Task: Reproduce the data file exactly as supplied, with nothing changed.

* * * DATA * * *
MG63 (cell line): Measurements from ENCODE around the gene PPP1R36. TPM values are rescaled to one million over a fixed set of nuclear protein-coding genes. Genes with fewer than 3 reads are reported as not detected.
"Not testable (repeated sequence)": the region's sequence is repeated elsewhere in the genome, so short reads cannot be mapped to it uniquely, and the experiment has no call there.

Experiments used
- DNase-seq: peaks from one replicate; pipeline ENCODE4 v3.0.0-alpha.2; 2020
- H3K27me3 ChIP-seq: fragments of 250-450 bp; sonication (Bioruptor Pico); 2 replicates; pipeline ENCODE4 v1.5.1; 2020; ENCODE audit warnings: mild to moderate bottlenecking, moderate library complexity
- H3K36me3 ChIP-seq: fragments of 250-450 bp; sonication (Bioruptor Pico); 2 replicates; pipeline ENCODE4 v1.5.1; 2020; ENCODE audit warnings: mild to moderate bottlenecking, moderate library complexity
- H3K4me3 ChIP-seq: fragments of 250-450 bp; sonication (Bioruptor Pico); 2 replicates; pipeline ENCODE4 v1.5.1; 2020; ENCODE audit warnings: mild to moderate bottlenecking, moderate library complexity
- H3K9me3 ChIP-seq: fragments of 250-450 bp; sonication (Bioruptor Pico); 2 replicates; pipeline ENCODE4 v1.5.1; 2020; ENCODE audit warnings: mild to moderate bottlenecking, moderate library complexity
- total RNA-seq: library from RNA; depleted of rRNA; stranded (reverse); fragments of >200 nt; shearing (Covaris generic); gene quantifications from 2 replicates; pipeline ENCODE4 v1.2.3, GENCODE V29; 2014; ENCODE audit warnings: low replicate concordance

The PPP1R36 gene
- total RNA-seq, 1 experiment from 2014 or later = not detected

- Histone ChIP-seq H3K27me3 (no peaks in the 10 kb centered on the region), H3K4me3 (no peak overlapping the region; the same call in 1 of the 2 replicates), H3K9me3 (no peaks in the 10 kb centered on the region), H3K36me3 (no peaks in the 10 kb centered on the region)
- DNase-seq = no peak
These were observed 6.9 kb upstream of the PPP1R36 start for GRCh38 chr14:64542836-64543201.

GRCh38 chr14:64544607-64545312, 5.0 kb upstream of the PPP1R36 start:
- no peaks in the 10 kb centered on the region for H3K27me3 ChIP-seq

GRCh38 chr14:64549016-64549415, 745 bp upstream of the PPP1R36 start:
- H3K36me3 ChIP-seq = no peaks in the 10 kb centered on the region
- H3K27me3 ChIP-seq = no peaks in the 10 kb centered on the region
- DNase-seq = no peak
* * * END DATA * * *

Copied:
MG63 (cell line): Measurements from ENCODE around the gene PPP1R36. TPM values are rescaled to one million over a fixed set of nuclear protein-coding genes. Genes with fewer than 3 reads are reported as not detected.
"Not testable (repeated sequence)": the region's sequence is repeated elsewhere in the genome, so short reads cannot be mapped to it uniquely, and the experiment has no call there.

Experiments used
- DNase-seq: peaks from one replicate; pipeline ENCODE4 v3.0.0-alpha.2; 2020
- H3K27me3 ChIP-seq: fragments of 250-450 bp; sonication (Bioruptor Pico); 2 replicates; pipeline ENCODE4 v1.5.1; 2020; ENCODE audit warnings: mild to moderate bottlenecking, moderate library complexity
- H3K36me3 ChIP-seq: fragments of 250-450 bp; sonication (Bioruptor Pico); 2 replicates; pipeline ENCODE4 v1.5.1; 2020; ENCODE audit warnings: mild to moderate bottlenecking, moderate library complexity
- H3K4me3 ChIP-seq: fragments of 250-450 bp; sonication (Bioruptor Pico); 2 replicates; pipeline ENCODE4 v1.5.1; 2020; ENCODE audit warnings: mild to moderate bottlenecking, moderate library complexity
- H3K9me3 ChIP-seq: fragments of 250-450 bp; sonication (Bioruptor Pico); 2 replicates; pipeline ENCODE4 v1.5.1; 2020; ENCODE audit warnings: mild to moderate bottlenecking, moderate library complexity
- total RNA-seq: library from RNA; depleted of rRNA; stranded (reverse); fragments of >200 nt; shearing (Covaris generic); gene quantifications from 2 replicates; pipeline ENCODE4 v1.2.3, GENCODE V29; 2014; ENCODE audit warnings: low replicate concordance

The PPP1R36 gene
- total RNA-seq, 1 experiment from 2014 or later = not detected

- Histone ChIP-seq H3K27me3 (no peaks in the 10 kb centered on the region), H3K4me3 (no peak overlapping the region; the same call in 1 of the 2 replicates), H3K9me3 (no peaks in the 10 kb centered on the region), H3K36me3 (no peaks in the 10 kb centered on the region)
- DNase-seq = no peak
These were observed 6.9 kb upstream of the PPP1R36 start for GRCh38 chr14:64542836-64543201.

GRCh38 chr14:64544607-64545312, 5.0 kb upstream of the PPP1R36 start:
- no peaks in the 10 kb centered on the region for H3K27me3 ChIP-seq

GRCh38 chr14:64549016-64549415, 745 bp upstream of the PPP1R36 start:
- H3K36me3 ChIP-seq = no peaks in the 10 kb centered on the region
- H3K27me3 ChIP-seq = no peaks in the 10 kb centered on the region
- DNase-seq = no peak